Andy Marks’s Eulogy for His Mother

Andy's Eulogy - Mum's Funeral, 6/3/2003

MUM WAS A REMARKABLE PERSON. I don't think I realized just how remarkable until I was an adult.

As the youngest in the family, I have experiences of Mum that I only recently realized were different from Robert and Judy's. I was born in 1958 and so grew up in the 'sixties, a time when Mum, I think, began to rediscover many interests that had been on hold since her childhood and she often involved me in these. I learnt copper enamelling with her at evening classes, went gem-stone collecting with her and her sister Bess all around Victoria and went on many field trips with the Bird Observers Club.

Mum was passionate about life and she imbued me with some of this. It's not uncommon for children to care for sick or injured animals found in the garden and so it was for me. Mum had an incredibly strong sense of justice and would fight to protect the underdog. I have an especially strong memory of a baby possum I found in the front garden at 3 Warida, which Mum took in to care for. Its mother had been killed and we bottle fed this baby whom we named Zooey. My 15 minutes of fame came at the hands of the Age newspaper whom Mum invited to write a story about how our native wildlife was being decimated by cats, dogs and foxes. The story appeared the following week with a photo of Zooey sitting on my head.

I realize talking to many of you -- Mum's nieces, nephews, in-laws and grandchildren -- what an important part of your lives she was. In many ways, to be Mum's son meant sharing her with not only the wider family, but with many parts of society. She had so much to give, she needed a larger canvas than her immediate family. And yet I have gained so much from her generosity of spirit.

Mum had a very strong set of values that came from within, not from others or the society she lived in. She was often unconventional and at odds with the values of the time and her own generation. I remember in 1969, Mum taking me to see the musical Hair. Those who remember will recall the controversy surrounding the show at the time, predominantly because it contained nudity. I was all of 11 years old but she took me, I believe, because she wanted me to be able to make my own judgement based on experience. This was typical of her attitude to education -- "Learn to think for yourself. Where you can, experience life directly." I remember her comment when we came out of the theatre, "Well, I don't know what all the fuss was about," she said, "but why did they have to swear so much?" She was profoundly a person of peace.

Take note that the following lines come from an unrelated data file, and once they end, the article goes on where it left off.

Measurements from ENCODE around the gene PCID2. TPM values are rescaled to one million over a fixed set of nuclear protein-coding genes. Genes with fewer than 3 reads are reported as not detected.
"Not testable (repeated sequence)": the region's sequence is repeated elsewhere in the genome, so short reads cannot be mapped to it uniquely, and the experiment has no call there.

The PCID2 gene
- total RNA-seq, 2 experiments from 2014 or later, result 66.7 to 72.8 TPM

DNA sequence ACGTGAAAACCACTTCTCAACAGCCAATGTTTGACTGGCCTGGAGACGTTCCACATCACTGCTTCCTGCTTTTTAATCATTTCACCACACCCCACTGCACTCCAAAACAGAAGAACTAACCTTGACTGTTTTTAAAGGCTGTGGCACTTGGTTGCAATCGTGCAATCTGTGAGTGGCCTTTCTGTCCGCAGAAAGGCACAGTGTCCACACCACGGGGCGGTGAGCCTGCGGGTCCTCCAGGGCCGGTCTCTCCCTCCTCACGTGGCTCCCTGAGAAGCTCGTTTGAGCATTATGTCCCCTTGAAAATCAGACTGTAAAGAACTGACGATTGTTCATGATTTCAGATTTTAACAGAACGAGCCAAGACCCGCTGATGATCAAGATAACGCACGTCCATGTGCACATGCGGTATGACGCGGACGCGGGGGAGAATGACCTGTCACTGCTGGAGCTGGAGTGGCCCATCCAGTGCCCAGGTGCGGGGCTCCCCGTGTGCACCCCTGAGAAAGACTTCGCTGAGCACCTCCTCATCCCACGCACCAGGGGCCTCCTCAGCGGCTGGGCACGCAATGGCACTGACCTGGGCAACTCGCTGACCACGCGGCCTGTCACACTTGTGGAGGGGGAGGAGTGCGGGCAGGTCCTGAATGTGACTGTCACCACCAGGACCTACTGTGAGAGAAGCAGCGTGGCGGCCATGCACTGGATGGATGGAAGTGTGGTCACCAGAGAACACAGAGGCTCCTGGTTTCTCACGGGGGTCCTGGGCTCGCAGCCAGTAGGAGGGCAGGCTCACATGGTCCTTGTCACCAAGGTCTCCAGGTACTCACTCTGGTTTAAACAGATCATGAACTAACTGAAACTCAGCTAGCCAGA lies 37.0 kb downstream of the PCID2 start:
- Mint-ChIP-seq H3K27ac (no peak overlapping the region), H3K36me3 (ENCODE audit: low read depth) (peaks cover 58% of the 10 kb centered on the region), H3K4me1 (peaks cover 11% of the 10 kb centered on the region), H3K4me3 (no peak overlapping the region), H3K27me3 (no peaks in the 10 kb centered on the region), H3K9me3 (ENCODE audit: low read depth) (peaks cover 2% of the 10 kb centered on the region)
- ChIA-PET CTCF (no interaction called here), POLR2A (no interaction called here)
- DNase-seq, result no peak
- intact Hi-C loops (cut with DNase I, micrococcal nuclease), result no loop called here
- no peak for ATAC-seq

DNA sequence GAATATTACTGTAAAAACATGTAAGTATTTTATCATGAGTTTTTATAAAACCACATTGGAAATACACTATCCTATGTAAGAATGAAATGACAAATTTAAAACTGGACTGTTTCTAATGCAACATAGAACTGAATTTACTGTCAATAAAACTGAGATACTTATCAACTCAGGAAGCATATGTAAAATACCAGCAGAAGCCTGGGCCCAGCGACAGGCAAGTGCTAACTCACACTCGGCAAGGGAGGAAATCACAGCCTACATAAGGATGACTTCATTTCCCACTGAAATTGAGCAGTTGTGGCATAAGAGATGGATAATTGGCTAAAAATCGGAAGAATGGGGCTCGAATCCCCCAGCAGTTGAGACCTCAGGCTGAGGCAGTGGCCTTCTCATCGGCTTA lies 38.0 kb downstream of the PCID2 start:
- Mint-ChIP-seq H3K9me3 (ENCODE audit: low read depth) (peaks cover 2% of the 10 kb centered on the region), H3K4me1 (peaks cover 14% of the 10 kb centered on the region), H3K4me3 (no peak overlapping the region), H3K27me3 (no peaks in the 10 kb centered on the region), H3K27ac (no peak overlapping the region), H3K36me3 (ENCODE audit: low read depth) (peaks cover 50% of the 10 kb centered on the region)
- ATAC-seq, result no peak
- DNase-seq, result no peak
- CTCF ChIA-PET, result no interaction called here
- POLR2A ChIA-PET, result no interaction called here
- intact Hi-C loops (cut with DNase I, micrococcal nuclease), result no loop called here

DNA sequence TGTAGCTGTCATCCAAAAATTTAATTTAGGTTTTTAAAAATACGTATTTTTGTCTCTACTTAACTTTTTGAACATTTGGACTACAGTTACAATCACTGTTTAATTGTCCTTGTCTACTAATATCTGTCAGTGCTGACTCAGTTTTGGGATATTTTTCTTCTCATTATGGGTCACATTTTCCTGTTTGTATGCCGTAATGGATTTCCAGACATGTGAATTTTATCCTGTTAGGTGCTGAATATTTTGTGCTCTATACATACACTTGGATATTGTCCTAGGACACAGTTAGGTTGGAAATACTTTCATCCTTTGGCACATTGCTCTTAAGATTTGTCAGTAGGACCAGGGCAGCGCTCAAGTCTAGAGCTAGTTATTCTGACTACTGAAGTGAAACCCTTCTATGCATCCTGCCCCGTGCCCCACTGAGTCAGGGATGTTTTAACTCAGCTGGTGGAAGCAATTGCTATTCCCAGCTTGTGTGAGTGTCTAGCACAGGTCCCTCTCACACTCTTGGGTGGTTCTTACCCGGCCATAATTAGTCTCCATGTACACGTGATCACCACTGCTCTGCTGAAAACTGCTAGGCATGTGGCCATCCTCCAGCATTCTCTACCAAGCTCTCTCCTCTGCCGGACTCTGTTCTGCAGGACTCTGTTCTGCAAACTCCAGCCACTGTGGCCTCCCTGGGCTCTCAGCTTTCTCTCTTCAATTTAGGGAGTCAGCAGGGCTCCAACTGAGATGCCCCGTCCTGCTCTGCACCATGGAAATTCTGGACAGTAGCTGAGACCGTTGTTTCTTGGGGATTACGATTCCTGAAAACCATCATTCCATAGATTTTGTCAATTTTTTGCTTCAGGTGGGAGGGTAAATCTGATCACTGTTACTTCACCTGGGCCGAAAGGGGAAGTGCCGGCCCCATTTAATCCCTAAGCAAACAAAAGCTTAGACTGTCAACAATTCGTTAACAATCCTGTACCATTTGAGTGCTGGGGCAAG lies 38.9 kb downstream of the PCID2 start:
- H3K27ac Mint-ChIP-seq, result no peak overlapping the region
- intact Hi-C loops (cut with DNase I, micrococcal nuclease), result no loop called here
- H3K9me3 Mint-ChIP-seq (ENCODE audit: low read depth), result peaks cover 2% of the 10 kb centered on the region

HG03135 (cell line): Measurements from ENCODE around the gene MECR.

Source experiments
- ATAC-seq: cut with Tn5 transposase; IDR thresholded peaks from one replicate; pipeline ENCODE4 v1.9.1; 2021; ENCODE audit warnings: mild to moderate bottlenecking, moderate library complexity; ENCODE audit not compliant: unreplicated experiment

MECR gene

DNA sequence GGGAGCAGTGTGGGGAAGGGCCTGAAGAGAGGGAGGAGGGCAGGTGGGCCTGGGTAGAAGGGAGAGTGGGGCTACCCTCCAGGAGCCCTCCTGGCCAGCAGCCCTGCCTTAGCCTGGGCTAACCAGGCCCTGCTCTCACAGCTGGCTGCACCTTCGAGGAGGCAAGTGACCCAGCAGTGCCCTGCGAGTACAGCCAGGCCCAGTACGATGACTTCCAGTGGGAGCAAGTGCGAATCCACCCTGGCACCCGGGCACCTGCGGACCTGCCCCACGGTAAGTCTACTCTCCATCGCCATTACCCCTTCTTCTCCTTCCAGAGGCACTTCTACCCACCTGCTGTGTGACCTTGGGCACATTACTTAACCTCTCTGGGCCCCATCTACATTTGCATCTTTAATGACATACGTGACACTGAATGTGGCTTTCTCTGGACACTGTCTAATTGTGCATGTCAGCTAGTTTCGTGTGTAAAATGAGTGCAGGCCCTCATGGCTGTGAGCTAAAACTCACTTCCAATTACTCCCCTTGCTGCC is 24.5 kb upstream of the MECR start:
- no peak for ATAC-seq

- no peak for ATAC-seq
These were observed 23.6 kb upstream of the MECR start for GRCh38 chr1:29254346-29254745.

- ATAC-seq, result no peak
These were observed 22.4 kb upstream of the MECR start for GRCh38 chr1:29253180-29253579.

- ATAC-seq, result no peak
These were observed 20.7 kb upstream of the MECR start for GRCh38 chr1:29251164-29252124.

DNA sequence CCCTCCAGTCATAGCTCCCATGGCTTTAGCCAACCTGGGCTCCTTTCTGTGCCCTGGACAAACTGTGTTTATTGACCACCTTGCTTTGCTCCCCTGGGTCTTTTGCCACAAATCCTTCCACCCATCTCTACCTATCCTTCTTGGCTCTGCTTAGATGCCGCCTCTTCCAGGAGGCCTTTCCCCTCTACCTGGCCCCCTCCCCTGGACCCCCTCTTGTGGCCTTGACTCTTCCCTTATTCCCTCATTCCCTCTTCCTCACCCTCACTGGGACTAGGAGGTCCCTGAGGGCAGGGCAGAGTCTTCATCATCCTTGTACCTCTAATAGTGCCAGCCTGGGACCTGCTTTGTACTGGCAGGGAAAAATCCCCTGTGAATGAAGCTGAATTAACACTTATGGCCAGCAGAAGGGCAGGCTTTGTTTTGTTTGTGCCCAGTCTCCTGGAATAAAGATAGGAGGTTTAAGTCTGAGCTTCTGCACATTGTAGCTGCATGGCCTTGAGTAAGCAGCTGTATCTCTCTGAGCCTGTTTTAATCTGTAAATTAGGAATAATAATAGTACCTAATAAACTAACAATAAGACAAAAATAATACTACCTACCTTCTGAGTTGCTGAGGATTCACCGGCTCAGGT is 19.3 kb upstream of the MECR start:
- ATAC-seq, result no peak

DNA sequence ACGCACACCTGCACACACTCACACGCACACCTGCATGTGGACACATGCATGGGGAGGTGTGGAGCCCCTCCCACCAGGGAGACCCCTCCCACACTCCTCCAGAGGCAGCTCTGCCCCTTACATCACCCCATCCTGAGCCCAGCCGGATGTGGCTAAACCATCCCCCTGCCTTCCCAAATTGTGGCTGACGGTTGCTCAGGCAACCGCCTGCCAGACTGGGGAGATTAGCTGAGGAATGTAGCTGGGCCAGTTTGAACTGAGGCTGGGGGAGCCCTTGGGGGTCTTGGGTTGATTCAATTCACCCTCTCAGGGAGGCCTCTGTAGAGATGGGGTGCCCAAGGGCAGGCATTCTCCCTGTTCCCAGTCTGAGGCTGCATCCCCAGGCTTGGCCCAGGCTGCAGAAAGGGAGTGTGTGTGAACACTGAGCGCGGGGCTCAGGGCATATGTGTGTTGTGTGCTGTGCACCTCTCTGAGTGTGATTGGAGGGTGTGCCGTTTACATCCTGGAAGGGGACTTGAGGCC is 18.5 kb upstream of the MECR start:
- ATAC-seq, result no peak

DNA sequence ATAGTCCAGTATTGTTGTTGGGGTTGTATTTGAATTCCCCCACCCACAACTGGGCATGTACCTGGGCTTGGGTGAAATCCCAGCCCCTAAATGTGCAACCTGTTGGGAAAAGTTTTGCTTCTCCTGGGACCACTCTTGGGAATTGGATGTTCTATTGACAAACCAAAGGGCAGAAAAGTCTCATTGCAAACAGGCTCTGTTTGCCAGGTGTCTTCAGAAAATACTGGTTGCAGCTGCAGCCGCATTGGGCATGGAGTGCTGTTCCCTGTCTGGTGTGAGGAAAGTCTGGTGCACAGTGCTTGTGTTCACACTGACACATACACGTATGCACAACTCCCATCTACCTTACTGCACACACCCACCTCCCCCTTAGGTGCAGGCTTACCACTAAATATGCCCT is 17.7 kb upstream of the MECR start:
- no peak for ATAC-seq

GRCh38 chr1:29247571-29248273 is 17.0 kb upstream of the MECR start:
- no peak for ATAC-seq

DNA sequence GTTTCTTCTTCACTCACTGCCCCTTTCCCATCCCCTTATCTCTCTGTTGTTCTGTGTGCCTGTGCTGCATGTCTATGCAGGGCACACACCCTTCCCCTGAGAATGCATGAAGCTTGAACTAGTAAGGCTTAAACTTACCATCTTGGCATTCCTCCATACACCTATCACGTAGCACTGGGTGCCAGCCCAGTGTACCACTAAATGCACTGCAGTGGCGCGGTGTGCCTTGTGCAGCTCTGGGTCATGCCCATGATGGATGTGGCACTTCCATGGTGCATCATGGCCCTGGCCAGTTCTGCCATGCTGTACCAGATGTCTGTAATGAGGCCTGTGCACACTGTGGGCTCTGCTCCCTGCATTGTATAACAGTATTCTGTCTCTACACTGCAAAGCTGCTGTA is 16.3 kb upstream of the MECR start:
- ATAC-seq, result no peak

There's one last memory I want to share with you. When I was about five, Mum began taking Judy and me on skiing trips to Mt. Buller. I think for her this fulfilled a long-held wish to learn to ski and probably more importantly to her, provided Judy and me the opportunity to experience new people and a new activity. One late afternoon Mum said to me that she wanted to go up to the summit and watch the sunset. We caught the lift as far as we could, then walked the rest. We sat there in silence, and to me it seemed like we were on top of the world. We looked out across the Howqua valley as the sun set, lighting up the clouds in a spectacular display of oranges, pinks and mauves, all being reflected off the pristine snow. I remember looking at Mum as she gazed out on the glorious view and I knew her attention was directed both outwardly and deep within herself. She looked completely at peace. Remembering that moment now, I realise it was then that I first had a sense of the depths of Mum's spirit. Now, all these years later, I can begin to appreciate the gift of her spirit that she gave to me.

Mum, you're at peace now but I will miss you greatly.

Andy March 2003

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